The insurance industry is “awash in data” today, according to KPMG’s report, “Enabling the future of underwriting,” and, as a result, underwriters are under pressure to gather the right mix of data and use it to assess risks accurately, personalize customers’ experiences, and issue policies as quickly as possible.
Some insurers are ahead of others when it comes to developing their underwriting tools, including Sun Life, which launched a business transformation initiative more than a decade ago to, among other things, update its electronic applications and Underwriting Rules Engine (URE), all in the name of an improved client experience (meaning both the end customers as well as advisors).
Sharon Smith (pictured), Sun Life’s VP, chief underwriter and claims risk officer, joined the organization in 2008 to be a part of this initiative and gave Insurance Business a peek under the hood of how underwriting at Sun Life has evolved over recent years.
“We put in a new rules engine, and the rules engine is a software system that differentiates risk based on decision trees and databases of defined rules, and those old engines from the early 2000s were not really AI-based,” she explained. “They were more decision-based engines.”
Thanks to this development, Sun Life now boasts the highest straight-through-processing rates in Canada, with 30% of the life and critical illness applications it receives approved by the engine without being touched by an underwriter, according to Smith. That amounts to a not-insignificant 45,000 applications a year.
“Alongside that journey, as we were updating our underlying technology, we also had a very strong focus on looking at underwriting requirements. Over the last decade, we’ve made significant changes to the evidence that clients are required to submit to us,” said Smith.
The grid once used in underwriting for Sun Life products included 64 cells that accounted for age (columns) and the total amount being applied for (rows) that would then indicate what information the insurance company needed from the applicant, such as blood, urine, ECGs, paramedical and medical exams, saliva, and other requirements.
From 64 cells in this grid, the company has since merged and expanded cells as well as increased limits to create a grid of 25 cells. Additionally, over the past decade, Sun Life has reduced the number of people who are required to provide bodily fluids. This is a marked change from 2008, when it tested over two-thirds of its clients.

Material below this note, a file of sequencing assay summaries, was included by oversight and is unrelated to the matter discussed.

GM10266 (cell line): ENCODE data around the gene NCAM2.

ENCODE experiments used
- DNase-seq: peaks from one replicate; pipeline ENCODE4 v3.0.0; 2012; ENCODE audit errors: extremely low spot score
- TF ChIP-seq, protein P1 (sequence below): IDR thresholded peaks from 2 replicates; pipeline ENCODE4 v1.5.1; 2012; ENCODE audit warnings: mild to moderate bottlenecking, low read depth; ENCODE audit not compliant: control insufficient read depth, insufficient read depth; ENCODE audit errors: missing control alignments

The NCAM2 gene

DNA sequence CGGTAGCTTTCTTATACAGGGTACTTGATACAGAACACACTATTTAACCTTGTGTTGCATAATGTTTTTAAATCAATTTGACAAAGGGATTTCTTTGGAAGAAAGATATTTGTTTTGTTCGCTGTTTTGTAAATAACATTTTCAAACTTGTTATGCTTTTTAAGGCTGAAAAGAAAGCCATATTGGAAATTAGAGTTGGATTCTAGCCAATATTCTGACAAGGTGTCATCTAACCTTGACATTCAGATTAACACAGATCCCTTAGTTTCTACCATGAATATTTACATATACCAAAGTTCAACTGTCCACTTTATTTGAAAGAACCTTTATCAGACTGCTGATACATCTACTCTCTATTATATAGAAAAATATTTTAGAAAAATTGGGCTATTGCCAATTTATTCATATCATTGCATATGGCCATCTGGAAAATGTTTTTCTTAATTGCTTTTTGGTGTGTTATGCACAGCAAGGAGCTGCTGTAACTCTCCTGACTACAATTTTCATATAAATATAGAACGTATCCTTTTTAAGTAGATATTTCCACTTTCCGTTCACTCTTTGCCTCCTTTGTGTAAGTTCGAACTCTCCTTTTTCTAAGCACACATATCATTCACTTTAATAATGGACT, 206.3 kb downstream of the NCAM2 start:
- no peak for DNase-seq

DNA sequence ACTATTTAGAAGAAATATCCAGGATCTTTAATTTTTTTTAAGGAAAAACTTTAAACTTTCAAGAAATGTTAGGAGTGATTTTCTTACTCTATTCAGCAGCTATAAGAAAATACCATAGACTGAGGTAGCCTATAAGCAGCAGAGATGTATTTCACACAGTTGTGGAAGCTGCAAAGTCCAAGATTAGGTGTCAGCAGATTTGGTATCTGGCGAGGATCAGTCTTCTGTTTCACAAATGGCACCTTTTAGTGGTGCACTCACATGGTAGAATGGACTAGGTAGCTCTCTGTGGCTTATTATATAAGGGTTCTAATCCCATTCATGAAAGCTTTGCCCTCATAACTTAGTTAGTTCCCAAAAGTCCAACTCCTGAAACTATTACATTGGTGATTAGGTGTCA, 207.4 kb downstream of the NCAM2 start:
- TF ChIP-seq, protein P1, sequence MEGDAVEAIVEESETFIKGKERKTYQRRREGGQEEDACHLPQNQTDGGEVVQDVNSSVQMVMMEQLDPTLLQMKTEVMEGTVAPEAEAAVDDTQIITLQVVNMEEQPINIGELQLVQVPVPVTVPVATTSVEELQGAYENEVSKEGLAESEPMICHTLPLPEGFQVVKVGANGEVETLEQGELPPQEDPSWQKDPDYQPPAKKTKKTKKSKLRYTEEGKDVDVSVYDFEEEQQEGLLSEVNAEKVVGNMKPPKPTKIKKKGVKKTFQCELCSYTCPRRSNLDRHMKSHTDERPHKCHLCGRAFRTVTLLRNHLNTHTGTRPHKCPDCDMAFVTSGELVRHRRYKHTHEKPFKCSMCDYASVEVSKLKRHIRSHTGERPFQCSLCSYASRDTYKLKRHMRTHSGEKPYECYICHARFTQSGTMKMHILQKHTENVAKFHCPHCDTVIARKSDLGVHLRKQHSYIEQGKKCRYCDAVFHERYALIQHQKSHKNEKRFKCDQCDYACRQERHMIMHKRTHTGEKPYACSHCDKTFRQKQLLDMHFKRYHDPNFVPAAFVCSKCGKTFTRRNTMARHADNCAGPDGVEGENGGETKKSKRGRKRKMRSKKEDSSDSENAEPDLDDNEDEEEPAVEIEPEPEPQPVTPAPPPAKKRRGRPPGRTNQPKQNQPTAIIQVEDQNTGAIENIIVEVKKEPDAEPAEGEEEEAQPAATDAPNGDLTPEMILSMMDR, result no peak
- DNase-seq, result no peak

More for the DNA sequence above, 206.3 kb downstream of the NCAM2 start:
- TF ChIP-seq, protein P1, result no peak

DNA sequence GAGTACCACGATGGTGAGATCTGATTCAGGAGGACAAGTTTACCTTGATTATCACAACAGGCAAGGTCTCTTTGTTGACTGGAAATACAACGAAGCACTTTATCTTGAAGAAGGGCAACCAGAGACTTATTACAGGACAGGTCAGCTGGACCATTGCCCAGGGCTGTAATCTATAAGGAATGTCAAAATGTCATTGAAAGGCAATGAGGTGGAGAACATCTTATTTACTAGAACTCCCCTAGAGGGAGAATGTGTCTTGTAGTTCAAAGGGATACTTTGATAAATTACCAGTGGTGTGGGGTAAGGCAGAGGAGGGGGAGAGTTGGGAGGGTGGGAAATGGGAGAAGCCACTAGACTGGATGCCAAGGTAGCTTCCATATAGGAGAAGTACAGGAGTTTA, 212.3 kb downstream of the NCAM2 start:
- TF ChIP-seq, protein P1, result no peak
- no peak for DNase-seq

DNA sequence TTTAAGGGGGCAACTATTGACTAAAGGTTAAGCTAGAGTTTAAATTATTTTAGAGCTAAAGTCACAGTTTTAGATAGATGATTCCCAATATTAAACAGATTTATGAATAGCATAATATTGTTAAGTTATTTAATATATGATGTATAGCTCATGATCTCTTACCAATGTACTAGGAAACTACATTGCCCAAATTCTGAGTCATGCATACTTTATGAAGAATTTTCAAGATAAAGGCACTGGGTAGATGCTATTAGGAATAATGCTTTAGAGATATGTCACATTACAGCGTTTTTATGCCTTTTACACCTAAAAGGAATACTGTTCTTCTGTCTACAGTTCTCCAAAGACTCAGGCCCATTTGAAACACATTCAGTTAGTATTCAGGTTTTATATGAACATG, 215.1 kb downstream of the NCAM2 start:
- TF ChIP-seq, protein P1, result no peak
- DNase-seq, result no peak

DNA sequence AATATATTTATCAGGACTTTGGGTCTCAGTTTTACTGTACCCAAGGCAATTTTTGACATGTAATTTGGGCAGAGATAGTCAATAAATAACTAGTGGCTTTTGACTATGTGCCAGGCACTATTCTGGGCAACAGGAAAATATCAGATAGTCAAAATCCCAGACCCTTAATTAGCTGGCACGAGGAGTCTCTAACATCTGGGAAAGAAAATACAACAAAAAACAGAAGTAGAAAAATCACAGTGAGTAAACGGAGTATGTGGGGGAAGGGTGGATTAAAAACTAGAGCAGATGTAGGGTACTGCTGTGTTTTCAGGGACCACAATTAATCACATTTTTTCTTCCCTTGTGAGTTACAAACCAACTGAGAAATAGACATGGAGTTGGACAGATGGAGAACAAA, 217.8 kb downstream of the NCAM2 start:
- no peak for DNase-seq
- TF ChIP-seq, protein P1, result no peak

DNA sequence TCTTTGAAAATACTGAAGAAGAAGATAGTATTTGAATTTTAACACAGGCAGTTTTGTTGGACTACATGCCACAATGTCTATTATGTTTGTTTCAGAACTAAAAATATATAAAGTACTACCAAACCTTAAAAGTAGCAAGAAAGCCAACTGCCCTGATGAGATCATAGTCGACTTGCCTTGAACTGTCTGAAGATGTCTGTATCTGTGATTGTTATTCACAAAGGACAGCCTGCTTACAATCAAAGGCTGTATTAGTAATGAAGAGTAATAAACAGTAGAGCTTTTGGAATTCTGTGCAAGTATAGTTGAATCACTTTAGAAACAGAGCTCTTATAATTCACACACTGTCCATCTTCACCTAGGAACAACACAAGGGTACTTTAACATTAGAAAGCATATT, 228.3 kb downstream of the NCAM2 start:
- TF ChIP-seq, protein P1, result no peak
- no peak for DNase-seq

“Now, we’re testing just over 40% of our clients,” said Smith. “We also made a significant change to our requirements in January 2017. We took a really bold step and no longer require clients to give us oral fluids, standalone urines, resting ECGs, stress ECGs, and medical exams. In our grid now what you’ll see is blood. You’ll also see tele-interviews, and the tele-interview is an alternative source to the advisor completing the application question – it’s a disinterested third party who is collecting health information over the phone.”
Moving forward, if all that’s left in the cells are primarily blood profiles, the question then becomes, what can Sun Life do to either replace or limit blood profiles?
“Working with our data scientists [and] based on the tremendous amount of electronic data that we have captured over the last decade, we have built algorithms that will determine – based on a client’s disclosure – whether or not we need blood from that client, which is pretty exciting and interesting and, for us, a first step into personalizing underwriting requirements based on disclosure,” Smith told Insurance Business.
Through a variety of tech-related pilots, Sun Life is also helping clients achieve both financial security and healthier lifestyles. In a pilot program in Hong Kong, for instance, the company is offering standard life insurance rates to clients with diabetes who attend diabetes clinics regularly and manage their condition successfully for two years. These clients would typically have to pay higher premiums. Meanwhile, in Canada, Sun Life’s online assistant Ella helps clients make the best use of their employee benefit plans and maximize their retirement savings, but she also can help anyone – Sun Life plan member or not – find a medical professional, whether they need a dentist, physiotherapist, chiropractor, or anything in between.
Smith says that she also believes wearables will come into play more in the life insurance space as times goes on, though she sees other technology likewise having an impact.
“There’s potential to really disrupt the client experience, and perhaps negatively, with things like retinal scans. Google has come out with a retinal scan that can predict with 70% accuracy the risk of a heart attack or stroke in the next five years,” she said. “As those technologies come to the forefront, I think insurance companies have to look at it both from the perspective of, do you really want to ask your client for a retinal scan [and] will clients select against the industry because they’ve had access to some of this newer technology?”
This approach, of taking the pulse of what people want from their life insurers, will continue to be central to underwriting developments going forward.
“[We’re] always keeping the client at the centre and trying to make it easier for them to access our products,” said Smith. “I think the trust comes from our ability to better service them than we have in the past by improving their experience. We’ve also been able to make many of these changes without negatively impacting the price of our products and I think that has gone a long way to help us grow our business over the last decade.”